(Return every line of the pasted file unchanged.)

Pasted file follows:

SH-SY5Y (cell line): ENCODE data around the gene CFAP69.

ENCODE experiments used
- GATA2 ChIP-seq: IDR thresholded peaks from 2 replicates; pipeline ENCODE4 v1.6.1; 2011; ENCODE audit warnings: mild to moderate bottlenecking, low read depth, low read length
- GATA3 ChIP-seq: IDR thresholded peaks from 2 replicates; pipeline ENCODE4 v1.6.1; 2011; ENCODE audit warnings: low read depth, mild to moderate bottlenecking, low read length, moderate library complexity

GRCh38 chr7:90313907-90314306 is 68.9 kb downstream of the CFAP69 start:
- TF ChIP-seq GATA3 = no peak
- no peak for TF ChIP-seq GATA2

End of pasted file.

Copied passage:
SH-SY5Y (cell line): ENCODE data around the gene CFAP69.

ENCODE experiments used
- GATA2 ChIP-seq: IDR thresholded peaks from 2 replicates; pipeline ENCODE4 v1.6.1; 2011; ENCODE audit warnings: mild to moderate bottlenecking, low read depth, low read length
- GATA3 ChIP-seq: IDR thresholded peaks from 2 replicates; pipeline ENCODE4 v1.6.1; 2011; ENCODE audit warnings: low read depth, mild to moderate bottlenecking, low read length, moderate library complexity

GRCh38 chr7:90313907-90314306 is 68.9 kb downstream of the CFAP69 start:
- TF ChIP-seq GATA3 = no peak
- no peak for TF ChIP-seq GATA2